Growing Gooseberries

Gooseberries are easy-going and will thrive happily in most soils and can even bear partial shade.

There can be a shortage of water in the soil during dry and windy conditions.  Even if you feel the dampness in the soil, the roots of the plant may be dry.  A daily routine of watering is crucial to help the plant receive enough moisture to produce the fruit.

Application of fertilizers containing potassium and a bit of nitrogen can optimize the growth of the plant. But don’t use excessive amounts of nitrogen as it can promote disease like mildew.

Pruning

Let the gooseberry stem to grow for 4-5 years, then prune the oldest stems to make space for new shoots. Snap off the branches leaving 4-6 buds above ground to persuade the initial growth of new stems, or canes. Early spring or late winter is the ideal time to prune your plant.

Caring Tips

Look for the symptoms of insect and disease

Choose good planting soil, provide adequate amounts of water, plenty of light, and remove dead leaves and branches timely to keep your plant healthy and free from insect infestations and diseases.  Aphids and Spider mites are commonly seen in summer so make sure to spray immediately after harvesting.

Scatter organic mulch

Once you are done with planting the clipping, scatter 2-4 inches of organic mulch to cool the soil, conserve water, and suppress the weeds. It can be in any form like wood chips, pine needles, or compost. Powdery mildew can be seen in such plants during the hotter month.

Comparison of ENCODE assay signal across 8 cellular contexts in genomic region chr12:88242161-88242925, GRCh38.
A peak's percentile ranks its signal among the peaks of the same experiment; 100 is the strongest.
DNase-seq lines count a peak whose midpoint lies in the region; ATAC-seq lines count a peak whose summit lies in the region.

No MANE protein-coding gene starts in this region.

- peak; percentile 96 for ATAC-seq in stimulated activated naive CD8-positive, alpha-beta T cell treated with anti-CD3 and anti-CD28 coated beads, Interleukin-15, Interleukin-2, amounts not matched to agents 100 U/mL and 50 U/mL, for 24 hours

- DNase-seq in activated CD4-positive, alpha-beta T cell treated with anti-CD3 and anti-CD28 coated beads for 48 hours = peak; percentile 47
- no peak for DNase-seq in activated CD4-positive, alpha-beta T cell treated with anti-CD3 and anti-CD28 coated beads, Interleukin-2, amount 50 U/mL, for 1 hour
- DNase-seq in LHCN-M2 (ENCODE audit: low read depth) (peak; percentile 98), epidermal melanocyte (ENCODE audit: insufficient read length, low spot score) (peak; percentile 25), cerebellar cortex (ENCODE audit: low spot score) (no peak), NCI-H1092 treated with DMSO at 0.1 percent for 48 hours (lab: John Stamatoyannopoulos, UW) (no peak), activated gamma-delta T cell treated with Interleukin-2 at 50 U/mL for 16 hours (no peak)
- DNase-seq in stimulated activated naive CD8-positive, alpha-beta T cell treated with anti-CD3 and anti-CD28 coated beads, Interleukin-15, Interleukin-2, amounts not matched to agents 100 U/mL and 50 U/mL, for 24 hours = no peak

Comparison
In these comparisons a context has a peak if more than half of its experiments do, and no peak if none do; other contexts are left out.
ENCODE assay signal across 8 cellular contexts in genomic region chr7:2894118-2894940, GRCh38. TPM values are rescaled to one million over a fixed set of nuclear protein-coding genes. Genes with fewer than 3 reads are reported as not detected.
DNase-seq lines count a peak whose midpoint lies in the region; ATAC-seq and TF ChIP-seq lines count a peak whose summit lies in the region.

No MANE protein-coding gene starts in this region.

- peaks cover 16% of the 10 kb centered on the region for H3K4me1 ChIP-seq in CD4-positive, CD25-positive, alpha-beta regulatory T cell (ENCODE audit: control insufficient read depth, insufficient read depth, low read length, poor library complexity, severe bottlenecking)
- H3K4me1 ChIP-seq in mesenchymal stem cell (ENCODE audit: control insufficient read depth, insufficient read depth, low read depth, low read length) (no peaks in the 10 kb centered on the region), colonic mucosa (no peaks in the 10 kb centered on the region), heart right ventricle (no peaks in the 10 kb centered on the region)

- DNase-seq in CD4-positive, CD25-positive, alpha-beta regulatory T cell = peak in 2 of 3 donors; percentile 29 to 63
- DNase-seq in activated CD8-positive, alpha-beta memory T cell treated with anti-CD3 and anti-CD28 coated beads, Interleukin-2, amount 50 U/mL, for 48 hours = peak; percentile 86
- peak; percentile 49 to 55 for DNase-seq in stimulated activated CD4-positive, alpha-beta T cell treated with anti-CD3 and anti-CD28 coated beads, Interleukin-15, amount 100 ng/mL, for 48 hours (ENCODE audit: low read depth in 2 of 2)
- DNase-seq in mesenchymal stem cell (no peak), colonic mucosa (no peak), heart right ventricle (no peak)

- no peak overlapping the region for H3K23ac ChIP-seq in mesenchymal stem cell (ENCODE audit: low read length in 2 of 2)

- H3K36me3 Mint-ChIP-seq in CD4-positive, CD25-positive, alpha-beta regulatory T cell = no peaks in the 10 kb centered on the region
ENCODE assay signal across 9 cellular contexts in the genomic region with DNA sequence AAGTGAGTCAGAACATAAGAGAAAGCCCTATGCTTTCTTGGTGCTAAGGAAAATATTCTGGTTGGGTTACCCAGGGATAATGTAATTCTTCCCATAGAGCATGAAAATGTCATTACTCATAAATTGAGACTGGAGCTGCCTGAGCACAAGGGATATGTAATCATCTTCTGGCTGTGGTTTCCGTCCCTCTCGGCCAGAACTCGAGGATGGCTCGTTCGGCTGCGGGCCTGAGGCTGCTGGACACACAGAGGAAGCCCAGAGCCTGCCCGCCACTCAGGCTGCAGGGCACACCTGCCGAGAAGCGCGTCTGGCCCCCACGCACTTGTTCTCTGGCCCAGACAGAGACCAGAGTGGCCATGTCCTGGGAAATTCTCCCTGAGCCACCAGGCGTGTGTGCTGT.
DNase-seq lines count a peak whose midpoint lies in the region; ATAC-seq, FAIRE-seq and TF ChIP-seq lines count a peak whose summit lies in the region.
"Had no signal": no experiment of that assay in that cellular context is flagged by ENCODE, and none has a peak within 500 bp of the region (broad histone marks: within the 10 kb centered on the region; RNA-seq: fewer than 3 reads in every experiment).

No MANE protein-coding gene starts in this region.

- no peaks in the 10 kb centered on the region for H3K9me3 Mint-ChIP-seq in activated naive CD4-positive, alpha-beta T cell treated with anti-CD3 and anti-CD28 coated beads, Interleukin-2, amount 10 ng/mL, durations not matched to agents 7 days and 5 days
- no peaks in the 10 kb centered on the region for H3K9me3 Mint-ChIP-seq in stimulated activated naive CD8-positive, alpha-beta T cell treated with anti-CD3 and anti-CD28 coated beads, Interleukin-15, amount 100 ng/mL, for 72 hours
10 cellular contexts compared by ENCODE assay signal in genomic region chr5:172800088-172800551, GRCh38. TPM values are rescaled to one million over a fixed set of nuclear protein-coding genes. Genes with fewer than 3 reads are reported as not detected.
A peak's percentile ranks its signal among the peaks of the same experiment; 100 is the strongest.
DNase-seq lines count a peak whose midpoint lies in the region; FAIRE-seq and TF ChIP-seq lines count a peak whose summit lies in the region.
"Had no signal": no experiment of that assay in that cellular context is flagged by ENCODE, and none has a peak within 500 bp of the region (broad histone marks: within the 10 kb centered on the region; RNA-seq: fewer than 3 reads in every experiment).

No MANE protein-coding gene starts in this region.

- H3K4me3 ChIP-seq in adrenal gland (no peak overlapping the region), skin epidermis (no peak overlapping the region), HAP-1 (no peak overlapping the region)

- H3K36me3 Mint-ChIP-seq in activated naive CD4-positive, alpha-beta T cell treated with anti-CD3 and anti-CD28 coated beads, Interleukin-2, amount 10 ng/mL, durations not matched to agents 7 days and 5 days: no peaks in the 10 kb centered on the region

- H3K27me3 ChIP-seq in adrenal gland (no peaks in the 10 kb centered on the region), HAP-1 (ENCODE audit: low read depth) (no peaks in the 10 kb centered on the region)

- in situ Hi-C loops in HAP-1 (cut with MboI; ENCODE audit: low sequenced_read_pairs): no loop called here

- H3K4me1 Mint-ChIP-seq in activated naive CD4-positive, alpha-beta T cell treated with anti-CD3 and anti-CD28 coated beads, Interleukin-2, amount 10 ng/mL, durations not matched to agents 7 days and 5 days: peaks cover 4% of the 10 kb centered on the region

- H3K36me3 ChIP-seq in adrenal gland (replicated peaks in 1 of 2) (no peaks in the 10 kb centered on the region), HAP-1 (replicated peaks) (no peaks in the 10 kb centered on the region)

Cover the bush with netting

Growing gooseberries can invite the birds to dine.  So it is better to cover the bush with netting to protect your fruits form the birds.

 

 

Ideas for small vegetable gardens

Are you planning to start a small vegetable garden at home? Great idea! Nothing replaces fresh veggies when it comes to healthy food. With your small vegetable garden, you will get organic, garden-fresh vegetables with juicy flavors and lively textures.

To put you at ease, we share the following guide for planting and caring your home vegetable garden. We’ll also help you choose the best veggies to grow in your small veggie garden.

Choose the Right Location

A perfect location is a key here. Choose a location with:

Enough Sun Exposure

Most vegetables often require six hours of direct sunlight daily. More sunlight means a better harvest and bigger and tastier vegetables.

Good Soil and Water Drainage

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Soft soil is great for vegetable plants because plants easily penetrate the soft soil. Choose a location with nice loamy soil and enrich it with compost to fulfill its nutritional needs. Proper drainage is also important. Water should neither stand still for long nor should drain away too quickly.

Stable Environment

Don’t choose a place that is prone to flooding during heavy rain or a place that dries out a lot. Also, don’t choose a place with strong winds which may knock down your saplings. Plant your veggies in a location that gets enough sunlight, rain, and wind, but not too much of these.